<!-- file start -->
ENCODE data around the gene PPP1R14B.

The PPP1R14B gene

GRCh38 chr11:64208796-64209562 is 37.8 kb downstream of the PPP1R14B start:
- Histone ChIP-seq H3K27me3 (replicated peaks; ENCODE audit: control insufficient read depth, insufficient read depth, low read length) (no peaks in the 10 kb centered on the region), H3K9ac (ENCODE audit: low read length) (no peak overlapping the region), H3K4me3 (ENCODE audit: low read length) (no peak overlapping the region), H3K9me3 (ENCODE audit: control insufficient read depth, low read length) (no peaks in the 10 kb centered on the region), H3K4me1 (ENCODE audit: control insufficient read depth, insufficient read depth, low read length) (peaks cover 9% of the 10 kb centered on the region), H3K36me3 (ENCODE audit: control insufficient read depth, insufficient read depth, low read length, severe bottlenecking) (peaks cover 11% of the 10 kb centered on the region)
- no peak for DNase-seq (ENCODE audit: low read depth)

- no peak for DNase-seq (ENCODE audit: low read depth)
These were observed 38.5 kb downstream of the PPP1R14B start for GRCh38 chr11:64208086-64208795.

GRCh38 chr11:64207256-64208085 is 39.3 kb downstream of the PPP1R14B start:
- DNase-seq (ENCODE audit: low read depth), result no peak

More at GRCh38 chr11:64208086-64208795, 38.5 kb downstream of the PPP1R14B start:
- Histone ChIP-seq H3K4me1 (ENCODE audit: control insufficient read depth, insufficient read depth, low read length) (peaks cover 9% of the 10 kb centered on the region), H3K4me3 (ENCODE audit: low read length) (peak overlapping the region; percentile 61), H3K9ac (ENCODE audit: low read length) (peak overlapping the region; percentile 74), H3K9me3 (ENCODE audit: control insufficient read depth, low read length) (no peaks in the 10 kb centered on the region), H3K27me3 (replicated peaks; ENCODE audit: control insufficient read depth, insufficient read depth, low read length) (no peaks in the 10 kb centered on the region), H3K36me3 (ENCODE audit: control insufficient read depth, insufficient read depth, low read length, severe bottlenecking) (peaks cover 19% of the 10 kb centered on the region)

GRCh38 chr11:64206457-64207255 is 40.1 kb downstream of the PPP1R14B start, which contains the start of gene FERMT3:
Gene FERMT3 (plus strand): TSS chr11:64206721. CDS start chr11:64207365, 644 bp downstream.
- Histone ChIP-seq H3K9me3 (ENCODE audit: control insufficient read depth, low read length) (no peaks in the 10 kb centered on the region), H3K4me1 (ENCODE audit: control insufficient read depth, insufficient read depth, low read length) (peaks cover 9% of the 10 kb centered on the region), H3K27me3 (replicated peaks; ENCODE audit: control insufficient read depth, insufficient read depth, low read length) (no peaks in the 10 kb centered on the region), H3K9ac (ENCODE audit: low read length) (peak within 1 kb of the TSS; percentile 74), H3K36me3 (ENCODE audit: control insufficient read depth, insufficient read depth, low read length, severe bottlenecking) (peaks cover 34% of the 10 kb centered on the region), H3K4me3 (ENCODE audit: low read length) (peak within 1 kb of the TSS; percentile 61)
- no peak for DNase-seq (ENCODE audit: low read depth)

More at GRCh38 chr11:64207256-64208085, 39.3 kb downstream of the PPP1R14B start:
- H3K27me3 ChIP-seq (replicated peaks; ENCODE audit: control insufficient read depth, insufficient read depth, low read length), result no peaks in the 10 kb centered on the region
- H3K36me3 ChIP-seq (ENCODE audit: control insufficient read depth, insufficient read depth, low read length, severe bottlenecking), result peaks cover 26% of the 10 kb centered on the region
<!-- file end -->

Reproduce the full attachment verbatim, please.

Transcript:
ENCODE data around the gene PPP1R14B.

The PPP1R14B gene

GRCh38 chr11:64208796-64209562 is 37.8 kb downstream of the PPP1R14B start:
- Histone ChIP-seq H3K27me3 (replicated peaks; ENCODE audit: control insufficient read depth, insufficient read depth, low read length) (no peaks in the 10 kb centered on the region), H3K9ac (ENCODE audit: low read length) (no peak overlapping the region), H3K4me3 (ENCODE audit: low read length) (no peak overlapping the region), H3K9me3 (ENCODE audit: control insufficient read depth, low read length) (no peaks in the 10 kb centered on the region), H3K4me1 (ENCODE audit: control insufficient read depth, insufficient read depth, low read length) (peaks cover 9% of the 10 kb centered on the region), H3K36me3 (ENCODE audit: control insufficient read depth, insufficient read depth, low read length, severe bottlenecking) (peaks cover 11% of the 10 kb centered on the region)
- no peak for DNase-seq (ENCODE audit: low read depth)

- no peak for DNase-seq (ENCODE audit: low read depth)
These were observed 38.5 kb downstream of the PPP1R14B start for GRCh38 chr11:64208086-64208795.

GRCh38 chr11:64207256-64208085 is 39.3 kb downstream of the PPP1R14B start:
- DNase-seq (ENCODE audit: low read depth), result no peak

More at GRCh38 chr11:64208086-64208795, 38.5 kb downstream of the PPP1R14B start:
- Histone ChIP-seq H3K4me1 (ENCODE audit: control insufficient read depth, insufficient read depth, low read length) (peaks cover 9% of the 10 kb centered on the region), H3K4me3 (ENCODE audit: low read length) (peak overlapping the region; percentile 61), H3K9ac (ENCODE audit: low read length) (peak overlapping the region; percentile 74), H3K9me3 (ENCODE audit: control insufficient read depth, low read length) (no peaks in the 10 kb centered on the region), H3K27me3 (replicated peaks; ENCODE audit: control insufficient read depth, insufficient read depth, low read length) (no peaks in the 10 kb centered on the region), H3K36me3 (ENCODE audit: control insufficient read depth, insufficient read depth, low read length, severe bottlenecking) (peaks cover 19% of the 10 kb centered on the region)

GRCh38 chr11:64206457-64207255 is 40.1 kb downstream of the PPP1R14B start, which contains the start of gene FERMT3:
Gene FERMT3 (plus strand): TSS chr11:64206721. CDS start chr11:64207365, 644 bp downstream.
- Histone ChIP-seq H3K9me3 (ENCODE audit: control insufficient read depth, low read length) (no peaks in the 10 kb centered on the region), H3K4me1 (ENCODE audit: control insufficient read depth, insufficient read depth, low read length) (peaks cover 9% of the 10 kb centered on the region), H3K27me3 (replicated peaks; ENCODE audit: control insufficient read depth, insufficient read depth, low read length) (no peaks in the 10 kb centered on the region), H3K9ac (ENCODE audit: low read length) (peak within 1 kb of the TSS; percentile 74), H3K36me3 (ENCODE audit: control insufficient read depth, insufficient read depth, low read length, severe bottlenecking) (peaks cover 34% of the 10 kb centered on the region), H3K4me3 (ENCODE audit: low read length) (peak within 1 kb of the TSS; percentile 61)
- no peak for DNase-seq (ENCODE audit: low read depth)

More at GRCh38 chr11:64207256-64208085, 39.3 kb downstream of the PPP1R14B start:
- H3K27me3 ChIP-seq (replicated peaks; ENCODE audit: control insufficient read depth, insufficient read depth, low read length), result no peaks in the 10 kb centered on the region
- H3K36me3 ChIP-seq (ENCODE audit: control insufficient read depth, insufficient read depth, low read length, severe bottlenecking), result peaks cover 26% of the 10 kb centered on the region